Are Registered Nurses Across America Under Appreciated and Pushed to Their Limits?

A surge in demand and increased safety risks for nurses during the pandemic accelerated those trends.

Gurley (September 12, 2022) reported that approximately 15,000 nurses decided to strike in Minnesota earlier this week.  This represented the largest nursing strike in the history of the United States. 

Unfortunately, nurses have increasingly been asked to take on more patients for bedside care to make up for labor shortages. The high turnover has created gaps in patient care. 

For years, hospitals in the United States have faced understaffing problems, and the pandemic did not help. Research (Gurley, September 12, 2022) shows that patients are more likely to die because of preventable reasons when healthcare providers are overworked.

A surge in demand and increased safety risks for nurses during the pandemic accelerated those trends. The number of healthcare workers in the United States has still not recovered to its pre-pandemic levels, down 37,000 compared with February 2020. 

Gurley also mentions that the demand for healthcare services increased during the pandemic with the loss of healthcare workers pre-pandemic. There is a new backlog of people who delayed care now seeking medical attention and need it very much now. 

This summer, a Covid-19 wave swept across the United States hitting New York and Florida in a way that created the worst nursing shortages in decades. In the same week, Putka (September 13, 2022) released their data revealing that in the 3 months from April to June, an equivalent of 5,217 assaults occurred at the 483 facilities. 

Nurses faced the highest number of assaults in psychiatric units and emergency departments. While patients were most likely to attack nurses, attacks were also initiated by family members, co-workers, visitors, and intruders, and most attackers were men.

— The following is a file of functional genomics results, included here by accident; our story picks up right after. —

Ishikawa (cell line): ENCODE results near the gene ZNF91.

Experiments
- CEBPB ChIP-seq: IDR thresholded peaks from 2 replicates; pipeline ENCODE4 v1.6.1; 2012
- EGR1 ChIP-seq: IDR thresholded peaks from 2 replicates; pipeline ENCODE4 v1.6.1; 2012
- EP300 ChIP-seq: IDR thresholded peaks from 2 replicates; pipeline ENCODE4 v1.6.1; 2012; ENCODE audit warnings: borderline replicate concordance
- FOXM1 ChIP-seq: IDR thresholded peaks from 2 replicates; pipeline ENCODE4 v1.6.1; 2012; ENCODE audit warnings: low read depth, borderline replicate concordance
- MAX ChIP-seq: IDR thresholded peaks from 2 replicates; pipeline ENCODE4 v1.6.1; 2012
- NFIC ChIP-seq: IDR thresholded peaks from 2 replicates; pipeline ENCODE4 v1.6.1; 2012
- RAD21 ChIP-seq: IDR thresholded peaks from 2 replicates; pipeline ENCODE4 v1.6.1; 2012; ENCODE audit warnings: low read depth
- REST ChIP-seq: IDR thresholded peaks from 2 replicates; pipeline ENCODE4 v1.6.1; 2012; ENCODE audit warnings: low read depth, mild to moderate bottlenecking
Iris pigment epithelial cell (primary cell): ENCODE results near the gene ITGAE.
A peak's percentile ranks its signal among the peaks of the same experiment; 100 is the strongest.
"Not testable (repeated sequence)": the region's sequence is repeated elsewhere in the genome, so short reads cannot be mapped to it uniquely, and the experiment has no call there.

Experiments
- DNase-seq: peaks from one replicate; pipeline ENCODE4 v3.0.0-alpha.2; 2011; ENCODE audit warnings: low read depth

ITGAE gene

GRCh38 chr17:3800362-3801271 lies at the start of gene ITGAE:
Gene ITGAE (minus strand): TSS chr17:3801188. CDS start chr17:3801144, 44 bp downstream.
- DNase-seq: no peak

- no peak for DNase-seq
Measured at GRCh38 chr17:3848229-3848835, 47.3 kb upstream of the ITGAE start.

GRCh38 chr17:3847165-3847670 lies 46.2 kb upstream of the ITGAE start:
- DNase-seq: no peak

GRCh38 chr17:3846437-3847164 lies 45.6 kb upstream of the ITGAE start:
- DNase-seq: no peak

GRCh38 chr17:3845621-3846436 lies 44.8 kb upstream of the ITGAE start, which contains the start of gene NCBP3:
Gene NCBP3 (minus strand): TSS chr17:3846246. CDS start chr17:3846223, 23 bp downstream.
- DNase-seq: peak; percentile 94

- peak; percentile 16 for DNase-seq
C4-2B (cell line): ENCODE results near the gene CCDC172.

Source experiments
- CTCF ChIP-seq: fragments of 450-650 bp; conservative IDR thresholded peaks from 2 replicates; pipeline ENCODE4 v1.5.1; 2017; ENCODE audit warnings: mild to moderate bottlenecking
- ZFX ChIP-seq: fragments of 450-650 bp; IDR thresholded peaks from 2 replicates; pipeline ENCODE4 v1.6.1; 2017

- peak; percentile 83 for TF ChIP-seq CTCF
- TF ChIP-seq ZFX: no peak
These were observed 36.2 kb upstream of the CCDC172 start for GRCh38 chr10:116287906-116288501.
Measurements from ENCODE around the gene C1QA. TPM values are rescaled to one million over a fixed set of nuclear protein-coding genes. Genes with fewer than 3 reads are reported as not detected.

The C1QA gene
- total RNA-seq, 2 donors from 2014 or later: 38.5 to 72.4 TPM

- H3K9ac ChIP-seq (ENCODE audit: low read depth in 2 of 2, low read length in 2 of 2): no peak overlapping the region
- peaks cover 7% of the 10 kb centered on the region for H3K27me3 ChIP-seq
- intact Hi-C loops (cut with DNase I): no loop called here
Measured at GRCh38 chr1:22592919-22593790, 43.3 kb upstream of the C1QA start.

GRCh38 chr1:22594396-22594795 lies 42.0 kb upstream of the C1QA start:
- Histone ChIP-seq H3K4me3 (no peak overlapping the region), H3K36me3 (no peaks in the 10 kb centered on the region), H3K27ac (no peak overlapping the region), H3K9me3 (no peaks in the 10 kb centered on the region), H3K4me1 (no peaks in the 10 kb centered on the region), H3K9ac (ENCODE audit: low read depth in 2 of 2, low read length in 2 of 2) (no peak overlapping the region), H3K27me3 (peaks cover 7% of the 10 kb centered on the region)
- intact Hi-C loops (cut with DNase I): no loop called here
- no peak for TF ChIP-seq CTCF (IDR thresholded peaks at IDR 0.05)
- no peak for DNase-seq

Violence against healthcare workers has long concerned nurse groups and advocates. Still, research suggests that what was already a dangerous pattern may be getting worse. According to a 2021 American Federation of Labor and Congress of Industrial Organizations report on worker safety, rates of workplace violence in healthcare and social assistance settings have almost doubled since 2010. Business Wire. (September 8, 2022) violence toward nurses has reached an alarming rate, nearing, if not already, an epidemic. 

An assault is any encounter involving forcible, unwanted physical or sexual contact, regardless of who carries out the assault and whether there is intent to harm. It should be noted that accidental contact is not considered an assault. 

Nurses have gone on strike for better wages, working conditions, and safety will affect healthcare, especially for black and brown people in the occupations and those relying on medical care. Zippia (2022) states, “the most common ethnicity of registered nurses is White (69.1%), followed by Black or African American (11.5%) and Hispanic or Latino (8.6%).” 

Health care is undergoing significant changes. The effects of the shift will definitely be felt for years to come. The Narrative Matters!

References:

Business Wire. (September 8, 2022). On Average, Two Nurses Are Assaulted Every Hour, New Press Ganey Analysis Finds. On Average, Two Nurses Are Assaulted Every Hour, New Press Ganey Analysis Finds | Business Wire

Gurley, L.K. (September 12, 2022). Largest private-sector nurses strike in U.S. history begins in Minnesota. Minnesota faces largest private sector nurses strike in U.S. history – The Washington Post

Press Gainey. (2022). National Database of Nursing Quality Indicators® (NDNQI®)NDNQI Nursing Quality Indicators Database | Press Ganey

Putka, S. (September 13, 2022). Violence Against Nurses Worse Than Ever, Analysis Finds. Violence Against Nurses Worse Than Ever, Analysis Finds | MedPage Today

Zippia. (2022). Registered Nurse Demographics and Statistics in the Us. Registered Nurse Demographics and Statistics [2022]: Number Of Registered Nurses In The US (zippia.com)

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